Two gemstones, both alike in clarity, in fair November where we lay our scene.

Many a jeweller tells their own story of love for these gems, though with the potential mistaken identity, the makers’ tale doesn’t have to have to have a Shakespearean tragic ending.

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Earrings and ring in Citrine by Chris Boland. With his bold yet transparent technique of setting, what you see is what you get and what you get is a neat treat.

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The honey coloured hexagonal topaz formations for this Alexander McQueen beehive cuff would make any worker feel like a queen.

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Ryan Nelson has pincered an icy blue Topaz in place at opposite corners to look create this industrially striking ring. Whereas this roughly set pink topaz ring with rose gold from by Angeline has a softer appearance.pink topaz ring

Please excuse one last attempt at wordy theatricals for these two heroes of our romantic tale, if I conclude with…

Never was a story of more glow than this of Citrine and Topaz(eo).

If you feel like these gems in any other frame should surely be as sweet, try one of our stone setting courses.

 

 

 

Armour/Amore

Like many people I know I feel a bit unprotected, or just a bit wrong, if I forget to put on my metal of a morning. I prefer to assume people are staring at my earrings on the tube rather than the bit of avocado on my face from breakfast. If I could go full man in the iron mask for my commute I would(I wouldn’t, it would be very warm, but if I don’t mention Leonardo Di Caprio in some way I lose his sponsorship).

When speaking about the themes behind her work Jeweller Katerina Glyka has said ‘I decided to build a fortress to defend myself’ and some of her pieces definitely border upon weaponry.

Armour is defined as is a protective covering that is used to prevent damage from being inflicted to an object or individual. Within contemporary jewellery making this often more visual than practical.

Yet jewellers whose work strays into the realm of self-defence reference the traditional notion of armoury quite intentionally. These articulated rings by Rokus London and Shahrzad Aliyari elegantly draw the eye and defend the finger.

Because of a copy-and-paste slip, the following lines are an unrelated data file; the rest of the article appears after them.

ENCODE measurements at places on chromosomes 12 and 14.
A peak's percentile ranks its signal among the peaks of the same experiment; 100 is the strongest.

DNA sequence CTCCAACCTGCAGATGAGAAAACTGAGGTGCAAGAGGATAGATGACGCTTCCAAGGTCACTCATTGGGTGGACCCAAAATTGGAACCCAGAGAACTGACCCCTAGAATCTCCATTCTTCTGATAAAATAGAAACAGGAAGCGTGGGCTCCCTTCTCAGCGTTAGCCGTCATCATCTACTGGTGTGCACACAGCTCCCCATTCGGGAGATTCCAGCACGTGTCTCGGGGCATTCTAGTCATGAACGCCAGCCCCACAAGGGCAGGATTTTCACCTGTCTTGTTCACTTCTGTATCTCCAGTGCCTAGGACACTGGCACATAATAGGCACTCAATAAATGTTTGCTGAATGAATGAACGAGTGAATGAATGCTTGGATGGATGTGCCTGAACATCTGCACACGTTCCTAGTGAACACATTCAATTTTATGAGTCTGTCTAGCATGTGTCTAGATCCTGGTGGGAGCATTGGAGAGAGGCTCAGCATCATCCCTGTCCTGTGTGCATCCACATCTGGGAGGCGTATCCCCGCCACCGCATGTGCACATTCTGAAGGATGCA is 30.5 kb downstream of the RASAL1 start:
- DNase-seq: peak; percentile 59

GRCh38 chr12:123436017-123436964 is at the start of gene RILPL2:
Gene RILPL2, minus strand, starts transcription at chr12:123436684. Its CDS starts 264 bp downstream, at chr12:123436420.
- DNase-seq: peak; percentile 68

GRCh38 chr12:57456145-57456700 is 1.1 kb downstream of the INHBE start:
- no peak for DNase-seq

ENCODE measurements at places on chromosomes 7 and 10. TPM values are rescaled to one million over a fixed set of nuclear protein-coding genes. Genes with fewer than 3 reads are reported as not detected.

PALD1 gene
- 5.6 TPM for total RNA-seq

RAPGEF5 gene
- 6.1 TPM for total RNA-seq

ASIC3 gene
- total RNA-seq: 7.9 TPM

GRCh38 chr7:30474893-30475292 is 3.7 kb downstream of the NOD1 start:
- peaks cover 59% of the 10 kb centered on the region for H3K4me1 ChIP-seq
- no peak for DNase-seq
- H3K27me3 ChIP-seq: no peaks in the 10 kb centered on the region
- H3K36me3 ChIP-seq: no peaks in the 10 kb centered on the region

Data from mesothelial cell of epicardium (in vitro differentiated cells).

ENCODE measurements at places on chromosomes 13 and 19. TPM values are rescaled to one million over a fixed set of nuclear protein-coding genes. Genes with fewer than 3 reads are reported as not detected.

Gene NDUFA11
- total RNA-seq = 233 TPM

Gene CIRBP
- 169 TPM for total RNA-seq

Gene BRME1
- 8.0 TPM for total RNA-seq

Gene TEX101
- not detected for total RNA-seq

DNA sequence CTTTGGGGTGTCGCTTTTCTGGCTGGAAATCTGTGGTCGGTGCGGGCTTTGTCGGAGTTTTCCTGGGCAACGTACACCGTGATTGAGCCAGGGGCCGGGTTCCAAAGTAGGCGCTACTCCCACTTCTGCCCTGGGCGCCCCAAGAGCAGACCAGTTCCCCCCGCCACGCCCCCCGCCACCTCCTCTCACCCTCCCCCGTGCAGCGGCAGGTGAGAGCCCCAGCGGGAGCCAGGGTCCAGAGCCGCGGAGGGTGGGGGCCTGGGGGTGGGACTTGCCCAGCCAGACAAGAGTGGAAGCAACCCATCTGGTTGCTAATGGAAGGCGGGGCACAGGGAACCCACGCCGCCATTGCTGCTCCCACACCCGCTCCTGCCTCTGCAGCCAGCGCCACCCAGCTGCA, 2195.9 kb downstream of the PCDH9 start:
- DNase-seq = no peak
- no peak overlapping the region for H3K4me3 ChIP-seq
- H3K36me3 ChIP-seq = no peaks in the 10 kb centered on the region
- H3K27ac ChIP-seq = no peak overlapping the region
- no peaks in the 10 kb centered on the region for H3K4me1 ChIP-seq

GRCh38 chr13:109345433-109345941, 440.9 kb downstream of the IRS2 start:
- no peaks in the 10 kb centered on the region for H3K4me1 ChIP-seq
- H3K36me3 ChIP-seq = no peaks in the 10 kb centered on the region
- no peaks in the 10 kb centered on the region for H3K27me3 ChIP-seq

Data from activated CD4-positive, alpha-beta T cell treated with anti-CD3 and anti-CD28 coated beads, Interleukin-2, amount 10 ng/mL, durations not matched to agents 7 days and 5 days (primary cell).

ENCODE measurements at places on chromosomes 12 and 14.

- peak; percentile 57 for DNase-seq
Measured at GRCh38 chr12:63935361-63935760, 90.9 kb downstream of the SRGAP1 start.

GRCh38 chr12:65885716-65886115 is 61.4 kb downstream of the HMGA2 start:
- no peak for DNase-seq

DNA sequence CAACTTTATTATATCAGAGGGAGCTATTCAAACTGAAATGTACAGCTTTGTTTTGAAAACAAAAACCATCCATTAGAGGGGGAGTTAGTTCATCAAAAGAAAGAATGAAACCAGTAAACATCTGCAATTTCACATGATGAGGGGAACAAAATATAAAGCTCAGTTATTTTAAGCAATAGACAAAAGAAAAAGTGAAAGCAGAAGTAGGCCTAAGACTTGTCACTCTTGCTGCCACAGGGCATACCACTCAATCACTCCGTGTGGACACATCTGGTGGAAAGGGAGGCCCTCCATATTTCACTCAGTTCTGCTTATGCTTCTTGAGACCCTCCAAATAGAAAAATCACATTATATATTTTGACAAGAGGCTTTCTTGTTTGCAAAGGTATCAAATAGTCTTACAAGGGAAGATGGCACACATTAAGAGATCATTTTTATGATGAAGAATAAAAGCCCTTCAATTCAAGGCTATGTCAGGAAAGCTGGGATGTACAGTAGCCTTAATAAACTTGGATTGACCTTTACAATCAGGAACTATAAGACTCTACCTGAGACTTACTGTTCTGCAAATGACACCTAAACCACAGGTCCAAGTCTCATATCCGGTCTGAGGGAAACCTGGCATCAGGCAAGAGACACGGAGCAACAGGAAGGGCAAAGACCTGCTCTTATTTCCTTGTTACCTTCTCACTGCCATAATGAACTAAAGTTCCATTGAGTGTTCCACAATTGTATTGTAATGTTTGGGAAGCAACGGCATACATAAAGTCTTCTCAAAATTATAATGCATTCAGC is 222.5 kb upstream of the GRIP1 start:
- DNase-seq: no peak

Rokus-ring

Rokus London

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Shahrzad Aliyari

Chain mail making is a great lesson in perfecting soldering skills and a wonderful way to test your patience. I had a go at connecting a ring to a bracelet with chain mail and was grateful to be making a small panel rather than a full battle shirt.

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Lisa Walker

However it was still markedly less successful than this powerful yet understated use of chain mail by my New Zealand favourite Lisa Walker.

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Jane Bowler

London-based Jane Bowler makes super-fun geometric articulated and plated holographic pieces and takes them to another level with her bridal wear. Perfect for those who want to feel like a goddess going into battle on your special day.

jane bowler bridal

There are amazing collections of armour living at The Wallace Collection in London and The Royal Armouries in Leeds. The V&A also has some impressive pieces (don’t forget to pop into the jewellery gallery for a treat too) and there may be some lurking in a corner if you find yourself in any country houses.

When attacking any project its victory hinges on having the skills as well as a winning plan of attack. Shield yourself from disappointment and conquer a new technique on one of our courses.

Lil Adams is the London Jewellery School Sundays Studio Manager. Lil studied Fine Art in Leeds and lived in Melbourne before travelling about and settling in London. She now works at the British Architectural Library and enjoys making jewellery with found and natural objects and is shamelessly addicted to casting.

 

 

 

Power of Flowers – flowers in jewellery design

By definition the flower power of the late sixties and seventies was about non-violent protest and the use of flowers in this way became a symbol of a peaceful approach.

Flowers are often seen in a whimsical light, not implying strength. However their omnipresence in fashion indicates that these natural beauties are a force to be reckoned with. They may appear small on their own but massed together they have real power.

This season there is no room for wallflowers or shrinking violets in our florals. Loewe models we’re sporting bold leather lily cuffs in a range of colours.